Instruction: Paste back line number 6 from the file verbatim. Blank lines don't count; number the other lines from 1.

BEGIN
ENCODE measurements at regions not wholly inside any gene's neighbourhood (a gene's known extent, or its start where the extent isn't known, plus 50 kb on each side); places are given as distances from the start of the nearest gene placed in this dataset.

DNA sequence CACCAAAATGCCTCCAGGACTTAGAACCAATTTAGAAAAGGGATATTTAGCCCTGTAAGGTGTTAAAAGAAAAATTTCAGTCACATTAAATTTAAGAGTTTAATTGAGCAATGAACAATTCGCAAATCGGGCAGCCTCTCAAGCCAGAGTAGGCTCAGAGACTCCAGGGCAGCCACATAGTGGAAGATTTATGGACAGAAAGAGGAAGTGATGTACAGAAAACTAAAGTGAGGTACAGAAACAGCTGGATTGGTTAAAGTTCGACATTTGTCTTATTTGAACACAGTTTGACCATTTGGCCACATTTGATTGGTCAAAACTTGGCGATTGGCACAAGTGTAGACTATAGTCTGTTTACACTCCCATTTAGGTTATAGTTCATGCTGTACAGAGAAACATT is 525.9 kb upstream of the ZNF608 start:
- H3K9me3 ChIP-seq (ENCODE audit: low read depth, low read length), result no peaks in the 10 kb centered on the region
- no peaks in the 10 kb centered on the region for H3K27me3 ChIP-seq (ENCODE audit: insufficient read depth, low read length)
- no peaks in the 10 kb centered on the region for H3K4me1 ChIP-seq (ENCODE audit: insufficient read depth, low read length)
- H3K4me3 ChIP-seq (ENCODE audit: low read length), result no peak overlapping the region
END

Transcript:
- H3K4me3 ChIP-seq (ENCODE audit: low read length), result no peak overlapping the region